Council will consider the new Troy master plan

By: Terry Oparka | Troy Times | Published July 27, 2016

 Currently, those who want to get to these restaurants, stores and the sports center from Automation Alley on the south side of Big Beaver must cross this busy crosswalk at John R Road.

Currently, those who want to get to these restaurants, stores and the sports center from Automation Alley on the south side of Big Beaver must cross this busy crosswalk at John R Road.

Photo by Deb Jacques

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TROY — The city master plan will focus on the needs of an aging population that wants to stay in Troy, more density in strategic locations, more housing and transportation options, walkable locations and protection of existing neighborhoods. 

“It seems like a long time ago that we started this project,” said Troy Planning Director R. Brent Savidant at the June 28 Planning Commission meeting. 

“I think it’s important to note we’ve been working on the updated plan for three years,” said Planning Commission Chair Donald Edmunds. 

The Planning Commission unanimously recommended that the City Council approve the master plan, which the council will consider at its Aug. 22 regular meeting. 

Nobody spoke during the public hearing portion of the June 28 Planning Commission meeting when the master plan was presented. 

Savidant said that upon review of the 2008 master plan, much of it was still relevant and required only a few tweaks. These included updating the demographics and housing priorities, and plans for Maple Road, north Troy, Rochester Road and making Big Beaver Road more pedestrian-friendly. This would include developing a mid-walk crosswalk from Automation Alley, west of John R on eastbound Big Beaver Road, to the Starbucks on westbound Big Beaver Road, and improving the walkway under Interstate 75 along Big Beaver. 

“Troy is aging, Troy is diversifying and Troy is experiencing changing preferences,” Savidant said.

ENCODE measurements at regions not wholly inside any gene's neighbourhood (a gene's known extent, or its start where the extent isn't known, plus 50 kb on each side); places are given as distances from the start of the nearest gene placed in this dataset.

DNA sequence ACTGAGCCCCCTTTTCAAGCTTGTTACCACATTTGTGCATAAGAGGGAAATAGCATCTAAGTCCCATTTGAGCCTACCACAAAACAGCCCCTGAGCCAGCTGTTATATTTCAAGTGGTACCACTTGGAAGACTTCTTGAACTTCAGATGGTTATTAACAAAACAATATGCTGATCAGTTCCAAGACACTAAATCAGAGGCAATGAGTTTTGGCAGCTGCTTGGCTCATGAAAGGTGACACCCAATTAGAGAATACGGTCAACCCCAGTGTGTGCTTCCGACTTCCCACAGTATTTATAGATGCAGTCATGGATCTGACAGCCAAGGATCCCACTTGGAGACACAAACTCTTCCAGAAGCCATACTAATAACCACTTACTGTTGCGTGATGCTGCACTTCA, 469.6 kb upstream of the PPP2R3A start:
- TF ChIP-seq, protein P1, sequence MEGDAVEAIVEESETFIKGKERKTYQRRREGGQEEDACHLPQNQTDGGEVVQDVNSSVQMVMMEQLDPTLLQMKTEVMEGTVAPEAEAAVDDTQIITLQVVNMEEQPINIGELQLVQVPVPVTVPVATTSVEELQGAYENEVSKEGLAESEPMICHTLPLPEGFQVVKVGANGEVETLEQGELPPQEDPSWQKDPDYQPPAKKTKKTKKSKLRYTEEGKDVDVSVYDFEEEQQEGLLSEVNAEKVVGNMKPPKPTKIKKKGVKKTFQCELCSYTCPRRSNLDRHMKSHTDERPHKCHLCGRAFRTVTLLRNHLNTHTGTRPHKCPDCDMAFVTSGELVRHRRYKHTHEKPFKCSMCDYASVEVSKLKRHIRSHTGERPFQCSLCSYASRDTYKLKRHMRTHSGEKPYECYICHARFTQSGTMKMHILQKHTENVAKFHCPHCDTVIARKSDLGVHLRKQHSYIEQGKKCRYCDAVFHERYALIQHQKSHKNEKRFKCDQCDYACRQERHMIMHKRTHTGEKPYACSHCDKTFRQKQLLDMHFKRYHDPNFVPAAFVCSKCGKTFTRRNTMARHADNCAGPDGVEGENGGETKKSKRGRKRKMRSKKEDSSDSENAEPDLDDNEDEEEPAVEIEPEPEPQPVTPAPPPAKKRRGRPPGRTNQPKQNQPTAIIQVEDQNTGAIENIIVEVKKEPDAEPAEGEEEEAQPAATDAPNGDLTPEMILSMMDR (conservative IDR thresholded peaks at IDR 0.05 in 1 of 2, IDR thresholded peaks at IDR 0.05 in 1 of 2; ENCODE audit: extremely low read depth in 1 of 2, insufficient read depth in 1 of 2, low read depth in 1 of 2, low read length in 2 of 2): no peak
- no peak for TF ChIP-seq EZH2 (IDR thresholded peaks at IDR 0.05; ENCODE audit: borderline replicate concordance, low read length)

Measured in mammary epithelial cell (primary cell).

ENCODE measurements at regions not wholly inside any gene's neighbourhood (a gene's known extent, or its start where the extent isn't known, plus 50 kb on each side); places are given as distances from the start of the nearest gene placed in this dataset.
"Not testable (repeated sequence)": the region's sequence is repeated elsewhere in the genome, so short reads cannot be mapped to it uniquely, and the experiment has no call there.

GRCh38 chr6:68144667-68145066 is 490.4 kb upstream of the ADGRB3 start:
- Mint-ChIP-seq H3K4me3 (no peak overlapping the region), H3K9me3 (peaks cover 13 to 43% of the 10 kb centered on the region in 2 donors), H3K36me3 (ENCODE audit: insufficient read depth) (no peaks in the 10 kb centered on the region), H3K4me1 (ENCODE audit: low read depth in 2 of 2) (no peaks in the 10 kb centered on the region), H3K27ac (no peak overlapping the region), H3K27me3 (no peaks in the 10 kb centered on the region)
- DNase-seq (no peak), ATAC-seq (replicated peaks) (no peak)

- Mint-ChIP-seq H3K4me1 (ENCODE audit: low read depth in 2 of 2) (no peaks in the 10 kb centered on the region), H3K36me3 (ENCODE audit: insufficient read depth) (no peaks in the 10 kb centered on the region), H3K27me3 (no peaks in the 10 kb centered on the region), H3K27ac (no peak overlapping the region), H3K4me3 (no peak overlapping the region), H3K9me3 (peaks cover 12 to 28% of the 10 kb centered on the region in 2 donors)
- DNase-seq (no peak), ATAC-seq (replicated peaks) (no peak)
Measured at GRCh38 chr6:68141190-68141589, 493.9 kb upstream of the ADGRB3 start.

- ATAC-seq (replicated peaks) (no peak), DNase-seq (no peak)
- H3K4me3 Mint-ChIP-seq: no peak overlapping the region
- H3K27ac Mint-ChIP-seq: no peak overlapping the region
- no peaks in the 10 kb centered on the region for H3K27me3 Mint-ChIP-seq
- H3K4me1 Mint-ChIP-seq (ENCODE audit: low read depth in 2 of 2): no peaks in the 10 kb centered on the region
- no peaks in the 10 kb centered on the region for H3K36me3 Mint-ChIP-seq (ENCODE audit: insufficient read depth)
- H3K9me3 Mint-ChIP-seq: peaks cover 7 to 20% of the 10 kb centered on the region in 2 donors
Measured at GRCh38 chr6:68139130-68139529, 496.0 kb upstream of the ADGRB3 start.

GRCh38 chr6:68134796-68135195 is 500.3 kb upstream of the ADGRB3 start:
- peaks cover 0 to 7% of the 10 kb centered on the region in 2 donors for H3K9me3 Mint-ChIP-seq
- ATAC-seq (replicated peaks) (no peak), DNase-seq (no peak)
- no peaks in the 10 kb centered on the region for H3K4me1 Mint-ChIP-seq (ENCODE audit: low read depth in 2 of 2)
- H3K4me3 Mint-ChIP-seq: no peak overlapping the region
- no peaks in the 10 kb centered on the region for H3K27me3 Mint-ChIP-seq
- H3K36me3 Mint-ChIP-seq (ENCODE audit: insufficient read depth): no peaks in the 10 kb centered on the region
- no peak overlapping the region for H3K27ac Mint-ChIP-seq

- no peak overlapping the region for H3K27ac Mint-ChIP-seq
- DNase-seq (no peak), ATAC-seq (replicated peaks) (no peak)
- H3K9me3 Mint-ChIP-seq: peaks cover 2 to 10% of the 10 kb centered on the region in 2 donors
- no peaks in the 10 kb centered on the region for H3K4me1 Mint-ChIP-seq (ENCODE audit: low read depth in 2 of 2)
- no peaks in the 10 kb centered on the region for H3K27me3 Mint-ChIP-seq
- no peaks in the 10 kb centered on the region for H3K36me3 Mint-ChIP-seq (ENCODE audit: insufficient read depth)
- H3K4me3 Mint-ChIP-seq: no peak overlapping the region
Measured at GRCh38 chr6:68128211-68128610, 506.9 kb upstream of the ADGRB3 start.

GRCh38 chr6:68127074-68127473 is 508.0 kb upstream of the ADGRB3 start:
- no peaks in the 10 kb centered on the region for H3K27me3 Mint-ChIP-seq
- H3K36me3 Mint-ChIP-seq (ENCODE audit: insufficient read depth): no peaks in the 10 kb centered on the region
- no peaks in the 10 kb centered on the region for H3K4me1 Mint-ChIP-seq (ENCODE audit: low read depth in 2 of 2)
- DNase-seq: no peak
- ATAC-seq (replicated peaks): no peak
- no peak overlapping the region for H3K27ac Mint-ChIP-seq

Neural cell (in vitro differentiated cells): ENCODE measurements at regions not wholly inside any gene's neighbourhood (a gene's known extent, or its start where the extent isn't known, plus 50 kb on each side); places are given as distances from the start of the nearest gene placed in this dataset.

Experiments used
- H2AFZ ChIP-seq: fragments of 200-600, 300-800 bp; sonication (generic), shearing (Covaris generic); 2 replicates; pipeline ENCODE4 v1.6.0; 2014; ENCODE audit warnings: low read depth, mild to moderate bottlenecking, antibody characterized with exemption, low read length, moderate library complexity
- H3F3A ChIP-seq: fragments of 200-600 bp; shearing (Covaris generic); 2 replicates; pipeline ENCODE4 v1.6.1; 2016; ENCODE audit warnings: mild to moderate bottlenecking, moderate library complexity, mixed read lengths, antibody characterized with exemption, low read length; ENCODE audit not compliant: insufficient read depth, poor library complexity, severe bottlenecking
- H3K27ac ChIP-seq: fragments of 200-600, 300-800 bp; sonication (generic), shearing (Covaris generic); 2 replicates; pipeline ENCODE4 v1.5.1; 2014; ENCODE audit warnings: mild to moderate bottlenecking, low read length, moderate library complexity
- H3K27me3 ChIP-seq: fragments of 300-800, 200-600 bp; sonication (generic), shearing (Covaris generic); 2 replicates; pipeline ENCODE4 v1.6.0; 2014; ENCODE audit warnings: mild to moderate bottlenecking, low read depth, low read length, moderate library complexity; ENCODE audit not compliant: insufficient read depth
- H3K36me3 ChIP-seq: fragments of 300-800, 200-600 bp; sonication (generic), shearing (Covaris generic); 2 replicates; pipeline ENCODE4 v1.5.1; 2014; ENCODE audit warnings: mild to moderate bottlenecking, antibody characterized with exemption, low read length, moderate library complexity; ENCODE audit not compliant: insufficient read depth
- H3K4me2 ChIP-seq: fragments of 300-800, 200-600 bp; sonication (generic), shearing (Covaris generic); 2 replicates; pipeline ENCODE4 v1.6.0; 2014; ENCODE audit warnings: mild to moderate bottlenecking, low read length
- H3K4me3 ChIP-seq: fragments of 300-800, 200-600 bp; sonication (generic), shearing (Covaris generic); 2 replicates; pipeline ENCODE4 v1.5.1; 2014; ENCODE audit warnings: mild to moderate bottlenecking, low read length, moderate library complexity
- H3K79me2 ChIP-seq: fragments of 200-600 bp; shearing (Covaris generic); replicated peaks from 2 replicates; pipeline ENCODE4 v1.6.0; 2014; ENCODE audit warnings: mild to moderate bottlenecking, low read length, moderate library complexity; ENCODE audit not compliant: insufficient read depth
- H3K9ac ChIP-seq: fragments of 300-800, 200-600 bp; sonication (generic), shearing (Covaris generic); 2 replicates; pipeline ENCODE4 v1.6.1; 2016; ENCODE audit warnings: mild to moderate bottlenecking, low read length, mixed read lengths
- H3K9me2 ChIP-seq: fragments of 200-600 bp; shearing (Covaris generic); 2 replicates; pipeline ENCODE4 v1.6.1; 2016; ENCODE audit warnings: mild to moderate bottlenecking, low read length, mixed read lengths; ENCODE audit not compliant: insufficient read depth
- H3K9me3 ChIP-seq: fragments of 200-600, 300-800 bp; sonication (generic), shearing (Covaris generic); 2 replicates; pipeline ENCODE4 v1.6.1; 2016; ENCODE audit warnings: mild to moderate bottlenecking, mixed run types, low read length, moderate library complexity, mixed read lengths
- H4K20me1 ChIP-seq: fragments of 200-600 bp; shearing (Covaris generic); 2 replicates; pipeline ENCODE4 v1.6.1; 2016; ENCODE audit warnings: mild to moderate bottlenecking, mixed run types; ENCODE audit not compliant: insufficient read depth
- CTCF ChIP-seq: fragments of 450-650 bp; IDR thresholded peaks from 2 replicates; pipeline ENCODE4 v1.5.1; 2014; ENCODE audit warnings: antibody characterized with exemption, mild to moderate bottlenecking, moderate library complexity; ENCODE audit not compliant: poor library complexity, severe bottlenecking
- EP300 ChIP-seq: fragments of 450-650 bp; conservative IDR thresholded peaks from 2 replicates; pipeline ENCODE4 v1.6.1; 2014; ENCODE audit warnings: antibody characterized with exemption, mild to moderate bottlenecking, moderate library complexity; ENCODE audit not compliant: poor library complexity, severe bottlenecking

For example, Savidant said that “by 2040, for the first time in our history, Troy will have more seniors than people under the age of 18,” he said.

Also, the number of households without children and with one child continues to increase. 

“This has implications on housing size and housing opportunities,” he said. 

“We still have 72 percent of our households as single, detached,” he said. “Troy’s housing stock is not representative of the anticipated future population,” Savidant said. 

Savidant said the city wanted to provide an opportunity for those who want to “age in place. We want to provide an opportunity for those who worked and raised their children in Troy to continue to live in Troy once the children move out,” he said. 

He said this would involve creating a place that features smaller-scale homes, a place for social engagement and well-being, such as health and medical services, mobility and financial services. He added that townhomes and bungalows, characterized by walkability, “are missing in Troy.” 

Hard copies and electronic copies of the proposed Troy master plan are available through the city Planning Department by calling (248) 524-3364.

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